Man lives in small patches of civilisation claimed from the Wild. Inside these pockets man leads a life of tournaments, politics and courtly love. Outside the walls man is prey.
Last month Gollancz revealed that Miles Cameron was actually a pen name for Christian Cameron; known for his historical fiction series Tyrant.
Geek Native has an exclusive on the literary inspirations behind The Fell Sword; an especially interesting topic given Cameron’s established success as an author of historical fiction.
I’m a huge fantasy fan, and I’ve been reading fantasy since I was old enough to read—the first book I can remember was the Hobbit, and I have pretty much devoured fantasy ever since.
Some of my favorite works are modern and dark and grim (or dark and comic, and light and grim) but I also love much older stuff—William Morris and E.R. Eddison. And then there’s older stuff too—the original tales, lays, romances and gestes that can now be called ‘Chivalric Literature.’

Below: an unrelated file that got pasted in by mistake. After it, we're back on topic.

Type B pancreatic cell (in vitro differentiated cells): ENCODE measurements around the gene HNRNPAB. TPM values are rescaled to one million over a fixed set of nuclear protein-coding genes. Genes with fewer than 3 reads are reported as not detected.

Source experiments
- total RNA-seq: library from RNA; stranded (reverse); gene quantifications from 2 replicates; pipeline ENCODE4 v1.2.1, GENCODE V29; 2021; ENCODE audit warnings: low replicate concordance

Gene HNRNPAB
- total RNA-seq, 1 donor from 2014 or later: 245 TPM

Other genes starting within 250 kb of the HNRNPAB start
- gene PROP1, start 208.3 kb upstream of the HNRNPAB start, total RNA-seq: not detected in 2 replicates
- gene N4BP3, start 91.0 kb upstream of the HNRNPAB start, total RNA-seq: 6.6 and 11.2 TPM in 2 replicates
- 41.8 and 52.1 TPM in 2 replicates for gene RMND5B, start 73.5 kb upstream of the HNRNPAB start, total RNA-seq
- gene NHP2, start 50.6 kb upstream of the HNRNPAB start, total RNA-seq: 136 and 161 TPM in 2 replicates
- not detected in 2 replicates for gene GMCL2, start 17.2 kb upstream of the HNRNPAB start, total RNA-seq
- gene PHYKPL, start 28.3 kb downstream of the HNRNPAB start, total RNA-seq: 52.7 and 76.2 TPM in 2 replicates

I think that Tolkien’s compilation of ‘Sir Gawain and the Green Knight’ was my single greatest inspiration for ‘The Red Knight.’
I have an original University edition from the 30’s and I like to sit and imagine that some student (possibly bored, or too worried about Hitler to pay attention) had this on his desk while Tolkien himself lectured. But in that book lie the dark and conflicting currents of chivalry; the power of women and magic, the fear of the unknown, the need to prove valour and gain fame and honour, the glory, the fun, and all the nice details of clothing. Nothing simple. Sir Gawain and the Green Knight is not a simple story.
My ‘Red Knight’ owes a great deal to the Gawain poet, not least the heraldry of the hero and the colour green as the symbol of Wild magic.
The Fell Sword, out now, Gollancz, £16.99.